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Stopping nuclear weapons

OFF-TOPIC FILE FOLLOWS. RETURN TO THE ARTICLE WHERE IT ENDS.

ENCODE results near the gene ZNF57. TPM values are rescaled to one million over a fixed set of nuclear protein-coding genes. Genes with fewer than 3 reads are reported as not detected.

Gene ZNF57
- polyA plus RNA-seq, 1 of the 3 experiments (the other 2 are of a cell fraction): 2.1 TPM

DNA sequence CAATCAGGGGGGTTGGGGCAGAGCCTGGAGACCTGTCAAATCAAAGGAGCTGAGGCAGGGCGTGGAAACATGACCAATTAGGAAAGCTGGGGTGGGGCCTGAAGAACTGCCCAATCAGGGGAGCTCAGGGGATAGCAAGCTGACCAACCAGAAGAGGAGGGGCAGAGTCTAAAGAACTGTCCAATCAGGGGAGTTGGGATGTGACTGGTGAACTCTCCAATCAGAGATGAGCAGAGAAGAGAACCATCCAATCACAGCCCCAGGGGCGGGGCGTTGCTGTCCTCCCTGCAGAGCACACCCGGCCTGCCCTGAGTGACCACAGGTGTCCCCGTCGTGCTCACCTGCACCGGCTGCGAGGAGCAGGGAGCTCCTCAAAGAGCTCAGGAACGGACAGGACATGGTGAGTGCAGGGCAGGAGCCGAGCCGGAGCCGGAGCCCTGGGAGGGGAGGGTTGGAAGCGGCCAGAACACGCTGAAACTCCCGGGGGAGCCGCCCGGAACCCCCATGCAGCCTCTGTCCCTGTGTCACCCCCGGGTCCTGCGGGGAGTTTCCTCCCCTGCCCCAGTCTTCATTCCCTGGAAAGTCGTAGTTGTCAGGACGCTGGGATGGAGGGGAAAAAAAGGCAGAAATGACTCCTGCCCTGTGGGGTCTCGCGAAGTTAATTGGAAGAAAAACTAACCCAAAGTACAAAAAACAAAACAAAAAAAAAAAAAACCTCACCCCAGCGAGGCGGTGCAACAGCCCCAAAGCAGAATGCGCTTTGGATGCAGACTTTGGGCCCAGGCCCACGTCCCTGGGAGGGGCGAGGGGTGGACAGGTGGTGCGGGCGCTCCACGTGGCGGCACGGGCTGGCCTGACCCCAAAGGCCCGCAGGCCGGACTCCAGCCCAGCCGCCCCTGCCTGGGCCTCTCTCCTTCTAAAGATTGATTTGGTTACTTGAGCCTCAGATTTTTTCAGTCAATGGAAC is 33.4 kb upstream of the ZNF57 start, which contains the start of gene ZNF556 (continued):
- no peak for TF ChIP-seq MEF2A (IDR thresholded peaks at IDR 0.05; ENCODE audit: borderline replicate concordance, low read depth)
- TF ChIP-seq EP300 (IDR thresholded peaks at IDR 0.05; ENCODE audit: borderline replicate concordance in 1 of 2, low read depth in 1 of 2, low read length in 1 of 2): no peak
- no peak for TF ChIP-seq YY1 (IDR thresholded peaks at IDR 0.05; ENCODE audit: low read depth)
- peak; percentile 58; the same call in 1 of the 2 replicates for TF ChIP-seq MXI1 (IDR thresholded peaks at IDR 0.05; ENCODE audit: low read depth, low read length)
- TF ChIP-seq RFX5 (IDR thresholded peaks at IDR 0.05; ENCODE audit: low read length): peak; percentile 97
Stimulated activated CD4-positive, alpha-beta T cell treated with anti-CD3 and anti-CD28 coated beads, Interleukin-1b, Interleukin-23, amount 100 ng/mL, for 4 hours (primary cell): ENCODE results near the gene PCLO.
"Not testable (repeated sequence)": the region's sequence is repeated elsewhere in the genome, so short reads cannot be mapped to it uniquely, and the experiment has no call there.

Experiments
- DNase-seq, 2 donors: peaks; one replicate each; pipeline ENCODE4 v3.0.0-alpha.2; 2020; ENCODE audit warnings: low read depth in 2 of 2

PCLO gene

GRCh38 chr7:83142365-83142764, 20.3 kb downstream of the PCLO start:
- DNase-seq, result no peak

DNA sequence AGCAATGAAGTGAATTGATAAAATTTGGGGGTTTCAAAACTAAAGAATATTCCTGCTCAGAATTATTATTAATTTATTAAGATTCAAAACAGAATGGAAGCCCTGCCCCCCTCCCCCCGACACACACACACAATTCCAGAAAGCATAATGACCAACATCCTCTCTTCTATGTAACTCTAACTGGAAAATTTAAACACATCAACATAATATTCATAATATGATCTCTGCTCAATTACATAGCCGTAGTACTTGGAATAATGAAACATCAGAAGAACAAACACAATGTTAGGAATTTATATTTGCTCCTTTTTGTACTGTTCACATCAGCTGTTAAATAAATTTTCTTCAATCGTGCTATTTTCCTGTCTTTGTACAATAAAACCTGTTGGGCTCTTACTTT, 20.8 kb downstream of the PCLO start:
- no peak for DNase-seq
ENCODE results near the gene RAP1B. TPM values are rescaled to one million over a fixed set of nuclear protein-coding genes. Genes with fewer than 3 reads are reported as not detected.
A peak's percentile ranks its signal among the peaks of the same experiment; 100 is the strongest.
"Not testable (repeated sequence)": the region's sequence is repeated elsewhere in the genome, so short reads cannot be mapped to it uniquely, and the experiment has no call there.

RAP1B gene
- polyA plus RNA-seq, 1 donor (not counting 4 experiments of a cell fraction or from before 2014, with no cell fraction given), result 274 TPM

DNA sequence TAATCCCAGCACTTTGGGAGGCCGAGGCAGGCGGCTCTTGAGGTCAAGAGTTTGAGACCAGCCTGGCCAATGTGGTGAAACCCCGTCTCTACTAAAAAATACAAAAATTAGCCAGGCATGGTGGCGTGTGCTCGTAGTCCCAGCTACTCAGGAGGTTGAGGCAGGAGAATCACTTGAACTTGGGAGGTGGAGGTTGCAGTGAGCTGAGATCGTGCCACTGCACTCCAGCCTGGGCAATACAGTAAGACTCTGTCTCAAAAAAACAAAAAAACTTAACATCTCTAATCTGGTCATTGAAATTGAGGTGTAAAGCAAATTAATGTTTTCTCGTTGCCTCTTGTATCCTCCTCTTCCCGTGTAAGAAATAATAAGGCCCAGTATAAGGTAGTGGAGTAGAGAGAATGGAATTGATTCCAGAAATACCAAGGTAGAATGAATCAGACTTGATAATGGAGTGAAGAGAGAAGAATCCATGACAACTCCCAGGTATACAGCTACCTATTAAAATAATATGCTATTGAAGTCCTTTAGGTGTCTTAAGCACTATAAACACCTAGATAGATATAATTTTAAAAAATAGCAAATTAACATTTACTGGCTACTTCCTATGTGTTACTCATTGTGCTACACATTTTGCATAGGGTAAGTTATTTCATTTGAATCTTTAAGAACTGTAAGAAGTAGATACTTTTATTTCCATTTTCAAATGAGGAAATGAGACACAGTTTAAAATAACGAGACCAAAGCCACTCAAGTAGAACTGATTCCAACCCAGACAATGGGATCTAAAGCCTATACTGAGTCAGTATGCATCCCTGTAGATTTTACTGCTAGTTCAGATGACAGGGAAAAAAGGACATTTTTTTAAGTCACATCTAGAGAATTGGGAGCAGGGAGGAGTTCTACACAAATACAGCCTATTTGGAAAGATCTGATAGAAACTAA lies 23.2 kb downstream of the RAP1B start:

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Presidents, prime ministers and other leaders from 47 countries start work today on a battle plan to keep nuclear weapons out of terrorist hands. The host, U.S. President Barack Obama, is looking for global help in his goal of ensuring all nuclear materials worldwide are secured from theft or diversion within four years. On the eve of what would be the largest assembly of world leaders hosted by an American president since 1945 — the San Francisco conference to found the United Nations — Obama said nuclear materials in the hands of al-Qaida or another terrorist group "could change the security landscape in this country and around the world for years to come." He opens the conference today with a working dinner, and meets individually today with the leaders of Jordan, Malaysia, Armenia and China. The sessions close Tuesday with a joint statement on efforts to prevent the transfer of nuclear materials and technology and to keep them locked up. Ahead of the conference, German Chancellor Angela Merkel made it clear that she, too, sees dirty bombs in terrorist hands as an even larger threat than regular nuclear weapons. Merkel said today that such weapons "must not under any circumstances" fall into the hands of terror groups such as al-Qaida. "We believe that the IAEA must be strengthened, we are ready to pledge additional finances to make this happen," Merkel said of the nuclear watchdog International Atomic Energy Agency. Merkel praised Obama's decision to hold the conference as "extremely important," and said it fits well with Obama's global disarmament efforts.


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